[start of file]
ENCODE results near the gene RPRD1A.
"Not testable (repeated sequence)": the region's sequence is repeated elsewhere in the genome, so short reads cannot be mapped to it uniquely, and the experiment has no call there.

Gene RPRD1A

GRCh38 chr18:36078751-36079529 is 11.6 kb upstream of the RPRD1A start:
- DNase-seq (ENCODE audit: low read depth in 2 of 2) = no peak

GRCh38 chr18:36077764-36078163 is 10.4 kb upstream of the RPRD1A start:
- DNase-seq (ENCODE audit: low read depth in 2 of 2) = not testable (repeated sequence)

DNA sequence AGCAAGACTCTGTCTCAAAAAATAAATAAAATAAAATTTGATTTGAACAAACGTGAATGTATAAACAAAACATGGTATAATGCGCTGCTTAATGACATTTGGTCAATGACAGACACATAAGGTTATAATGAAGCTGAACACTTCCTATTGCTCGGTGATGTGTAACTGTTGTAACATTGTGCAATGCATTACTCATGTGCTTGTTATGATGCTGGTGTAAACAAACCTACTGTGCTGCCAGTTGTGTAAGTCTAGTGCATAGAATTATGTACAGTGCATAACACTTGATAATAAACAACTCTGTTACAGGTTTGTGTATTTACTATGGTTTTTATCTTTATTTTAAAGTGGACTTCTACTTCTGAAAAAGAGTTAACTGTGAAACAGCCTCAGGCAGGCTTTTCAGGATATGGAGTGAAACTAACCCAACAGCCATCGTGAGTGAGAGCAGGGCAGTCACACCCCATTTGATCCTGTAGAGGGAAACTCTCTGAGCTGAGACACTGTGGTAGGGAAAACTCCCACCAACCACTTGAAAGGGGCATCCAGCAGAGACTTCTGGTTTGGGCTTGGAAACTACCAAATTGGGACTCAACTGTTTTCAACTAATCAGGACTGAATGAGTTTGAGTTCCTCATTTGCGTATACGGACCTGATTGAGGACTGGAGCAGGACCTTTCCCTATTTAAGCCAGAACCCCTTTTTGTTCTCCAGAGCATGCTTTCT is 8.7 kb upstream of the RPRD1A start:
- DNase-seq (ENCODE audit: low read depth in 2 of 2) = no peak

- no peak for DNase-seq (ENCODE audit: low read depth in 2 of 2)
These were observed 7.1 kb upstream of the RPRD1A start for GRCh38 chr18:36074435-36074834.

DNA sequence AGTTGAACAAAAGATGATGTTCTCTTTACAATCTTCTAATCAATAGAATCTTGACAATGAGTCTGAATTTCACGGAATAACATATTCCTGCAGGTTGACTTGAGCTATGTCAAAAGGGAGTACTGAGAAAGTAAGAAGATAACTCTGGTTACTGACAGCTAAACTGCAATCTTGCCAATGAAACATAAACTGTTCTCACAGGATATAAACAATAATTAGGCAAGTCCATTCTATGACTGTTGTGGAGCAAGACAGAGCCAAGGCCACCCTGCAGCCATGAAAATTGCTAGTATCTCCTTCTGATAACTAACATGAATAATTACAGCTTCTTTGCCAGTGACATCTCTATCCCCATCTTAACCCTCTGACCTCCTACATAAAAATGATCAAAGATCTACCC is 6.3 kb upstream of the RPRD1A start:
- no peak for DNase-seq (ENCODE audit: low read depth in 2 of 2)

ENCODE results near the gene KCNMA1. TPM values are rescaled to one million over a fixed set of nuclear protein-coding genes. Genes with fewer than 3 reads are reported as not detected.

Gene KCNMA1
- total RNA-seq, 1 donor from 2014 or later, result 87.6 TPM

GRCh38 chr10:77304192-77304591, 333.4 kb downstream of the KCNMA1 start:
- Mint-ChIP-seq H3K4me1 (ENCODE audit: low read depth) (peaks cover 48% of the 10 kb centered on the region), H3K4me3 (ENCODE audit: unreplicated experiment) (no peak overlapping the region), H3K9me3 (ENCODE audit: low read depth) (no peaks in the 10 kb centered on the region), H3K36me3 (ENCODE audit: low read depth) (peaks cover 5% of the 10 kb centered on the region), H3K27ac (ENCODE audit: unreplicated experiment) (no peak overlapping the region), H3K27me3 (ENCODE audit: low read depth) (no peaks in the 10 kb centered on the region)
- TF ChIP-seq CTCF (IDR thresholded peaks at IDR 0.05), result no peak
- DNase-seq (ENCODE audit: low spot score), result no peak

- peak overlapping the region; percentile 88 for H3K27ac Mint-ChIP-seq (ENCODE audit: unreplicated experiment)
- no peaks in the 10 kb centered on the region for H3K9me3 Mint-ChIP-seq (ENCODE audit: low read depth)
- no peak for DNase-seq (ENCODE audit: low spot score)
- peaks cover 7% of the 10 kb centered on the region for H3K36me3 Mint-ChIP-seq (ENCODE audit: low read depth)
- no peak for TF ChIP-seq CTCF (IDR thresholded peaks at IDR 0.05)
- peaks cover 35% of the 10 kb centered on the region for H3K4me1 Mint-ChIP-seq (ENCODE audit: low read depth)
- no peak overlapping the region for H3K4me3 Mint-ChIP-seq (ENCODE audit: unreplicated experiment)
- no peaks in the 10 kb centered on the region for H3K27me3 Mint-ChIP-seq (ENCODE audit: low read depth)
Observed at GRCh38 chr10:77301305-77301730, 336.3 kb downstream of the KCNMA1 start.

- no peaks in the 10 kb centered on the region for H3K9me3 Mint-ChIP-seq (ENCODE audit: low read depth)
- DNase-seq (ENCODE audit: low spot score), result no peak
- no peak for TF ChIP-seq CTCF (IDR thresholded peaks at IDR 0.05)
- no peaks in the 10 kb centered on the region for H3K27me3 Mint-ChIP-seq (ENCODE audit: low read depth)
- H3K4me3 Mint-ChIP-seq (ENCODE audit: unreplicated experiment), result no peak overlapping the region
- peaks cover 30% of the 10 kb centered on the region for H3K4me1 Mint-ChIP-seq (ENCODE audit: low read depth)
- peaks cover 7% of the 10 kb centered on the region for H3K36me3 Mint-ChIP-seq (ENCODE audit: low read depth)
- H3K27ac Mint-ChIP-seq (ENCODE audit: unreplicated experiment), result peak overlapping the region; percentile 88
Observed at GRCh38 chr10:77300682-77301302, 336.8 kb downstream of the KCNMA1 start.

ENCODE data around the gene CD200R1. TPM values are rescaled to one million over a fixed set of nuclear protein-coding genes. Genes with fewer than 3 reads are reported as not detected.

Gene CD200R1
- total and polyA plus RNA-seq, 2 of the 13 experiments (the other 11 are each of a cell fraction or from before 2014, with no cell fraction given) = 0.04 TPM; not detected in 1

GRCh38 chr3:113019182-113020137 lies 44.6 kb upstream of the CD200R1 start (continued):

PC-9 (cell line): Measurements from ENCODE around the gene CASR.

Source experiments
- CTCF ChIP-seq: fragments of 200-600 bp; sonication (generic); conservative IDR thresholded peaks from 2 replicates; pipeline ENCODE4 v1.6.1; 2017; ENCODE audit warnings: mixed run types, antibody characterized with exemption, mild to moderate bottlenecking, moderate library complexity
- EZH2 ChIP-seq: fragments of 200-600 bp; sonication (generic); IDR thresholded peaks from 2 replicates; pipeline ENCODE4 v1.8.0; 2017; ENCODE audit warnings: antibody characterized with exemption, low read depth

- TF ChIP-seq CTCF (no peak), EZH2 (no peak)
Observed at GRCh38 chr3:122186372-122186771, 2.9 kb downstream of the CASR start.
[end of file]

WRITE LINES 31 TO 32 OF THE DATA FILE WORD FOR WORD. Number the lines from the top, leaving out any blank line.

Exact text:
- DNase-seq (ENCODE audit: low spot score), result no peak
- no peak for TF ChIP-seq CTCF (IDR thresholded peaks at IDR 0.05)